Today teachers at 243 Chicago Public Schools returned to their job without a contract, and with the possibility that they could stage a district-wide strike.
Chicago Mayor Rahm Emanuel put a happy face on for the first day of school for about one-third of CPS students and teachers, noting the interim longer school day agreement reached between CPS and the Chicago Teachers Union. “It’s a new year for students across Chicago, because now they have a full day and full year of school that matches up to their full potential,” Emanuel said in a statement.
But Wendy Katten, co-founder of the Raise Your Hands coalition of CPS parents, notes that it is impossible for parents to know if their students will continue to attend school as CPS and CTU continue closed door negotiations. “Parents are confused,” Katten says.
According to Katten, part of the confusion is that the deal announced July 24 for a seven-hour school day gave parents a “false sense” that the labor impasse was resolved. “There was too much celebration and parents thought things were going to be fine,” Katten says, noting that Emanuel and CTU President Karen Lewis both held triumphant press conferences on the agreement.
But CTU has made clear throughout contract negotiations that there are many issues that still need to be resolved. These include teacher pay, job security, health benefits, and implementation of a new teacher evaluation process, according to a CTU statement released Thursday.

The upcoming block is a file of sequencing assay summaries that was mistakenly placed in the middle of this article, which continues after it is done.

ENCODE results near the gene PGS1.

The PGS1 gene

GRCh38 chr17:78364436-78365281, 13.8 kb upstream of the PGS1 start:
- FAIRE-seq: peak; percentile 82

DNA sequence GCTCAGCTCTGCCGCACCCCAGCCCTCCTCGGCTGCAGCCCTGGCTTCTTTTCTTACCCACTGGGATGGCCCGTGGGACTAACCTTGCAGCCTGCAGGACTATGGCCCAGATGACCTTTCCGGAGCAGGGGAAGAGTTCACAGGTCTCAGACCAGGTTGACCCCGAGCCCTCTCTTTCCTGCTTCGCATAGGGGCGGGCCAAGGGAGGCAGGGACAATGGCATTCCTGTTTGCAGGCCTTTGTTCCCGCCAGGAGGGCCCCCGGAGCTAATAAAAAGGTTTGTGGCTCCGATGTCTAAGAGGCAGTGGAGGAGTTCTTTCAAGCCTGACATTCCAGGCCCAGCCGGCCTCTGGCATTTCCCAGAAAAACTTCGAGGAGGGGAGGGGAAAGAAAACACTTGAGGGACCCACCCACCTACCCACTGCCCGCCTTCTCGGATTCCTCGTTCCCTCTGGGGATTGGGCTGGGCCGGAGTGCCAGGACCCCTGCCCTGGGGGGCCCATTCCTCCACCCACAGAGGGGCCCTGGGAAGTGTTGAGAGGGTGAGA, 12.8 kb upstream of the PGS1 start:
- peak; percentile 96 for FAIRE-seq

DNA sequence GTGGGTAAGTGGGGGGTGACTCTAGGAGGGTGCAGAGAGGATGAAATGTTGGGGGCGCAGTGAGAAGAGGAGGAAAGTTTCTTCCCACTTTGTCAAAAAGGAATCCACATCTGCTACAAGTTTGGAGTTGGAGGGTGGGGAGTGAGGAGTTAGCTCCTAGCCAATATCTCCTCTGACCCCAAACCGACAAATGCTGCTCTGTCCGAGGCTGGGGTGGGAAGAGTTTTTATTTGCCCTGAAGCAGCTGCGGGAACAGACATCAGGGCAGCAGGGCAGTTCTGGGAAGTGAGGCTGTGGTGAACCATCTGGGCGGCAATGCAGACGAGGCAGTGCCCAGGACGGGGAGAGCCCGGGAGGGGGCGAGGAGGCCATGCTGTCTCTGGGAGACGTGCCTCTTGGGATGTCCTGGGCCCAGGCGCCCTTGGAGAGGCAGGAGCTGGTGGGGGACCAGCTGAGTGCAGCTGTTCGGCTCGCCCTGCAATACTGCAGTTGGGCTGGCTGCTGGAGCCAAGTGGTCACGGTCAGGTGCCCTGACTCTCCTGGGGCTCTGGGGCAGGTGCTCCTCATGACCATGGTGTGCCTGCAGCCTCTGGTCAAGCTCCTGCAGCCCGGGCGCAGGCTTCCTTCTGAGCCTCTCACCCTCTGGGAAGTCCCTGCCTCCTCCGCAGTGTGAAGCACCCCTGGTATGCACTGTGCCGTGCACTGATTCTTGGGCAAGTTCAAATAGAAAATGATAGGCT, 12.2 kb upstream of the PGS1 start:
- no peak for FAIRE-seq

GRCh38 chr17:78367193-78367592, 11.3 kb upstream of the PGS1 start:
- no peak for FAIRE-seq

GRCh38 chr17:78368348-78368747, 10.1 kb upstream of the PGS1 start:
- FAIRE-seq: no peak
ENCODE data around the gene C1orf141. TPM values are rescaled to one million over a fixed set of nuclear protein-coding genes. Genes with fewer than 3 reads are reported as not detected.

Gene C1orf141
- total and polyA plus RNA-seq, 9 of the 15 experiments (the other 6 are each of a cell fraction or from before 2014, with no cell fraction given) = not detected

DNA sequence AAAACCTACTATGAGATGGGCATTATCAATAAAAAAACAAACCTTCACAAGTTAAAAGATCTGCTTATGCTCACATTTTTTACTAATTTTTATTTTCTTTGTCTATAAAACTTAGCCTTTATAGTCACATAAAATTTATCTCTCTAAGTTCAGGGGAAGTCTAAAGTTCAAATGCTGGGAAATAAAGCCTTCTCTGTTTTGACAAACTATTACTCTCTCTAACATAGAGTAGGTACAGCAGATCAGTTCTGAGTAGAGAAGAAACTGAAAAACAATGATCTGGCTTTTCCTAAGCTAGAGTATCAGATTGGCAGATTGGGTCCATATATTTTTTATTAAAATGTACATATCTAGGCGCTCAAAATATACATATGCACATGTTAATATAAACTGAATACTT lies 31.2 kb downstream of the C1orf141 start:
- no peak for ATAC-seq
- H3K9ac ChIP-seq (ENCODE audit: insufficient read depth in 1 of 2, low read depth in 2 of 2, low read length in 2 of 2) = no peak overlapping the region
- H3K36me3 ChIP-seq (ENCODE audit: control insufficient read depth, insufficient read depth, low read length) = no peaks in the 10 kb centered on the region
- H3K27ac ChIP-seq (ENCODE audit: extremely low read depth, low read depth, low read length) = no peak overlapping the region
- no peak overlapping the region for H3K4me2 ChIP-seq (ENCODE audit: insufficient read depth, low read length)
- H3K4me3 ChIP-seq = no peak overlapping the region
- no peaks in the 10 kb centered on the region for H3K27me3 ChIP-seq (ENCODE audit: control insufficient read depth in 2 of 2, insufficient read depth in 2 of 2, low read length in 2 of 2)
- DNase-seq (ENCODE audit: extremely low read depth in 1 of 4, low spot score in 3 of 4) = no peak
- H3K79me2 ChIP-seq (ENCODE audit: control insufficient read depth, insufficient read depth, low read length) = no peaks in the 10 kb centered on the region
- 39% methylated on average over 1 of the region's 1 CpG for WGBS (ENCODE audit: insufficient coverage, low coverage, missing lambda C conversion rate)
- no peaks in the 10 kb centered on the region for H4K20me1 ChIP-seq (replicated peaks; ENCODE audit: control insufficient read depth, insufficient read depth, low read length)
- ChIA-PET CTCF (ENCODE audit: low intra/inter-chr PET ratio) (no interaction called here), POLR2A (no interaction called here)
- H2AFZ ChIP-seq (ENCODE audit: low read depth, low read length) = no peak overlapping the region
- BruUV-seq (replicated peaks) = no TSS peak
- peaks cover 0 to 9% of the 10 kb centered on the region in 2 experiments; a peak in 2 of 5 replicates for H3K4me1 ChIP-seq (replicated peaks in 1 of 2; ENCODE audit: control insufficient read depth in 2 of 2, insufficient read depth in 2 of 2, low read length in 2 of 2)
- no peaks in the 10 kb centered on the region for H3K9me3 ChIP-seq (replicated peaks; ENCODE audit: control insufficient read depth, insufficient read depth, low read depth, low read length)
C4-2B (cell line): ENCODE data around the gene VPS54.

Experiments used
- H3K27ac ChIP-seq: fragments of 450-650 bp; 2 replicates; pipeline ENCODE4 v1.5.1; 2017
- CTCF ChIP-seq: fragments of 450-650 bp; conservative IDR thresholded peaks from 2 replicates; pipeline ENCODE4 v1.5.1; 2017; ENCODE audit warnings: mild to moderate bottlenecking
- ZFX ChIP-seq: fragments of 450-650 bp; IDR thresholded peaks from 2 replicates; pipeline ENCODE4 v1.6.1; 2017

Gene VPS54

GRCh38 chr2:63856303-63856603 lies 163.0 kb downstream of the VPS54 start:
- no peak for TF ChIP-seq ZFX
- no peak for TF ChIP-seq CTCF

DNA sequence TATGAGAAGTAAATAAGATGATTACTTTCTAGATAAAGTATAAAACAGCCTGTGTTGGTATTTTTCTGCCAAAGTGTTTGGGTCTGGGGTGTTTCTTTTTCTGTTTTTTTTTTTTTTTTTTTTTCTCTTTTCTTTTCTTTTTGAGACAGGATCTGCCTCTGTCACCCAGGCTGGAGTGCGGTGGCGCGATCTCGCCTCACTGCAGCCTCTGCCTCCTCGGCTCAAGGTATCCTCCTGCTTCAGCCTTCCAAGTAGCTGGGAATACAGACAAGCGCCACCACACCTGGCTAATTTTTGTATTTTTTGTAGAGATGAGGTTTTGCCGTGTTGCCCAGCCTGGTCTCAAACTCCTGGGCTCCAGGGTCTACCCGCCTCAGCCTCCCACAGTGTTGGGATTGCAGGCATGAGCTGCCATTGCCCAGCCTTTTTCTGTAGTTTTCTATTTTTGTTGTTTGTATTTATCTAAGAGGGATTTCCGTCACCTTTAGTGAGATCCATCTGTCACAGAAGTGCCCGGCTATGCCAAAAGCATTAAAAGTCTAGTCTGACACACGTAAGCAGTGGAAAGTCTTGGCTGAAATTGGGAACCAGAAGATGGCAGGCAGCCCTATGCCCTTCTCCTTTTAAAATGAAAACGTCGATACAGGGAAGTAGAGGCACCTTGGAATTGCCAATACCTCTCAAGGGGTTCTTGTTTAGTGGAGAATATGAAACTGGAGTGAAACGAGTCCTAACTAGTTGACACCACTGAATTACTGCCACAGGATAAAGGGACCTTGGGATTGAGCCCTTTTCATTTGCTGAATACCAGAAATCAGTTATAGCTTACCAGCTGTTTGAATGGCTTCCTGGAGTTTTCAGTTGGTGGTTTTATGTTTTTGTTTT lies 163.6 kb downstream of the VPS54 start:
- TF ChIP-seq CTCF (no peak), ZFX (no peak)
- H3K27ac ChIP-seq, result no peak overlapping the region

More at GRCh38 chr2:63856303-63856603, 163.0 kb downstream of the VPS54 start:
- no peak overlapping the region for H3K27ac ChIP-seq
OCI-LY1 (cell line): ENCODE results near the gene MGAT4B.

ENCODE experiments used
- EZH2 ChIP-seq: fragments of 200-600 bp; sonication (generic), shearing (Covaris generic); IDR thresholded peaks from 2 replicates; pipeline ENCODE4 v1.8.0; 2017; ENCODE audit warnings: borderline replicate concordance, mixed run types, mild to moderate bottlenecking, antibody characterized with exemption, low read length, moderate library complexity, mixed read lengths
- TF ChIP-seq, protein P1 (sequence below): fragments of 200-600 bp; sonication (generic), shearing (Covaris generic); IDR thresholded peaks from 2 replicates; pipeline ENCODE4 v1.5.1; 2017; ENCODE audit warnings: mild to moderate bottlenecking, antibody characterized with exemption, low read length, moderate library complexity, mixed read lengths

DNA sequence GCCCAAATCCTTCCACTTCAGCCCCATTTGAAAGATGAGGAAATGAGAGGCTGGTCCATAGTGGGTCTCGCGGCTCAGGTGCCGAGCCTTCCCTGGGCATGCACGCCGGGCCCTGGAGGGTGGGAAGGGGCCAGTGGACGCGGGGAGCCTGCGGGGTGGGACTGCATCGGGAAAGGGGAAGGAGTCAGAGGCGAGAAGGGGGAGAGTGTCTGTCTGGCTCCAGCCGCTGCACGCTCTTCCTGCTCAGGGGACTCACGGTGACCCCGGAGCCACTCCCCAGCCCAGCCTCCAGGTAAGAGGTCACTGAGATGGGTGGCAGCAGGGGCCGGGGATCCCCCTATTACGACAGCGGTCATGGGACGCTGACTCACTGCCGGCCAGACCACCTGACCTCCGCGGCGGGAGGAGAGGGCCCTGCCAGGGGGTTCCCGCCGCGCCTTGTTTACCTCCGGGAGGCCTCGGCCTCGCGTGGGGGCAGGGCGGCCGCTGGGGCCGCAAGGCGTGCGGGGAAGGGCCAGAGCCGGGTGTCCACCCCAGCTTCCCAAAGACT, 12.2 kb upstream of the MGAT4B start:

CTU members authorized a strike June 11. Following the rejection from both CPS and CTU of a third party fact finder’s report, the union may strike anytime after August 20 provided they give CPS a ten-day warning.
Teachers are returning to work under the terms of their former contract that ended June 30, according to CPS spokeswoman Becky Carroll.
Also, the Board of Education gave CPS the authority to temporarily base their spending on a proposed fiscal year 2013 budget, according to Carroll. That budget has come under fire from just about everyone on the political spectrum as it drains the district’s reserve fund.
Rod Estvan, who specializes in education policy at Access Living, says there are no recent examples of CTU teachers working without a contract. CTU has not held a walkout since 1987.
But Estvan notes that teachers at the Zion-Benton School District in Lake County worked until January of the 2011-12 school year without a contract. The approximately 300 teachers in that district worked without a contract from July to January, then staged a four-day strike in January before coming to an agreement.
September 4 will be the first day of school for the majority of CPS schools.